A research collaboration has identified the genetic variants that underlie schizophrenia development.
A team at the University of North Carolina-Chapel Hill (NC, USA) has led a collaborative effort to identify the genetic variants that contribute to schizophrenia development by looking at which cause allelic activity. Thanks to previous genome-wide association studies, the team assessed the genetic variants already linked to schizophrenia to try and distinguish which underlie schizophrenia and which are meaningless.
Of course, determining which genetic variants are significant is no easy feat when a few are clustered. To overcome this challenge, the researchers used a massively parallel reporter assay (MPRA), a technique that can tease apart which variants trigger gene expression and which do not.
The researchers introduced 5000 variants that are associated with schizophrenia into human brain cells, which are essential to early human brain development, in a dish. These variants may or may not cause their gene or genetic barcode to be expressed downstream; the researchers used the expressed barcode, a 20bp DNA sequence unique to each variant, to distinguish one variant from another.
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MPRA identified 439 variants that expressed a genetic barcode, meaning that they have biological effects and can alter gene expression. “Traditionally, scientists have used other epigenetic data, such as transcription factor binding and biochemically defined enhancers, to identify variants with biological effects,” senior author Hyejung Won commented. “However, these conventional methods failed to predict a large portion of variants we identified to have biological effects. Our work points to a wealth of unexplored variants with biological effects.”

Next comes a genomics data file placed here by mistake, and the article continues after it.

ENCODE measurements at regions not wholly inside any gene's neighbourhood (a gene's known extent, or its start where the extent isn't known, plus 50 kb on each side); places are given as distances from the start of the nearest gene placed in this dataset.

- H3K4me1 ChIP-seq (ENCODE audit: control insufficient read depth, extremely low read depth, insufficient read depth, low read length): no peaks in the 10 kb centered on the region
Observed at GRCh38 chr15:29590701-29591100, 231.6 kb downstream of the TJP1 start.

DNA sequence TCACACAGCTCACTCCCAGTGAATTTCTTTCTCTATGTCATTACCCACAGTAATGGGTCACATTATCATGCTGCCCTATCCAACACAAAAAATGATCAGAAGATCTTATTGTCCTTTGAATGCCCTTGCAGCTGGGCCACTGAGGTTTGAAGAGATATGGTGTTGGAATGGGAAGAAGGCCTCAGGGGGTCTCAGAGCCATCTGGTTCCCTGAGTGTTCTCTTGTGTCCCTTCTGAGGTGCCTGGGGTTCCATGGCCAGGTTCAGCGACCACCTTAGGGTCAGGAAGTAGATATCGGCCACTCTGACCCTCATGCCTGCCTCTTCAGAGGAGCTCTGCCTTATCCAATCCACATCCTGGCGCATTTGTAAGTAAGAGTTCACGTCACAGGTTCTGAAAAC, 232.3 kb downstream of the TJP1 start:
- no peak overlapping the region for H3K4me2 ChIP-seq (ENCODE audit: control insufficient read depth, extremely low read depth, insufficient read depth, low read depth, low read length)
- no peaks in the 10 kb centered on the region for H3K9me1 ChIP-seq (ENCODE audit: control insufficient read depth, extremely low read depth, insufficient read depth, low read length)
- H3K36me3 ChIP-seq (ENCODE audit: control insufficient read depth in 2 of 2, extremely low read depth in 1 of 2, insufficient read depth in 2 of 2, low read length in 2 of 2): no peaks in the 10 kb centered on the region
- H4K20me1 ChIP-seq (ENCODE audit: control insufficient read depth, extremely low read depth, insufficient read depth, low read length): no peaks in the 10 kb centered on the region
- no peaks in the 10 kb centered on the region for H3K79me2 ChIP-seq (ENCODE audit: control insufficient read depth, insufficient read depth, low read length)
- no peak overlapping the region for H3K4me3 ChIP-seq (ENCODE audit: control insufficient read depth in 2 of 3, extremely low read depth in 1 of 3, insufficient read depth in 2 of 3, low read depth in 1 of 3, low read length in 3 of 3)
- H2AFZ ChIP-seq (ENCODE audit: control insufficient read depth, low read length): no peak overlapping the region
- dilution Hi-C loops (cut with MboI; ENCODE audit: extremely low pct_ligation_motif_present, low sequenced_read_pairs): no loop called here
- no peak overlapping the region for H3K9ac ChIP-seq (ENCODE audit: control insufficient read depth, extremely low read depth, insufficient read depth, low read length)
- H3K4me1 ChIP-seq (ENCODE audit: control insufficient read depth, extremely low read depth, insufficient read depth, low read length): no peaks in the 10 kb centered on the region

To determine how these variants collaborate to influence genetic activity, the team combined data from MPRA with the chromatin architecture of brain cells, developing a new model that can predict how these 439 variants affect gene regulation.
Although the team has identified 439 variants – out of 5000 associated with schizophrenia – that actually cause biological activity, further research is needed to understand the complex genetic architecture that leads to schizophrenia development. Won concluded, “with that information in hand, we could begin to understand the biological mechanism underlying this complex disorder, which may eventually lead to targeted therapies.”
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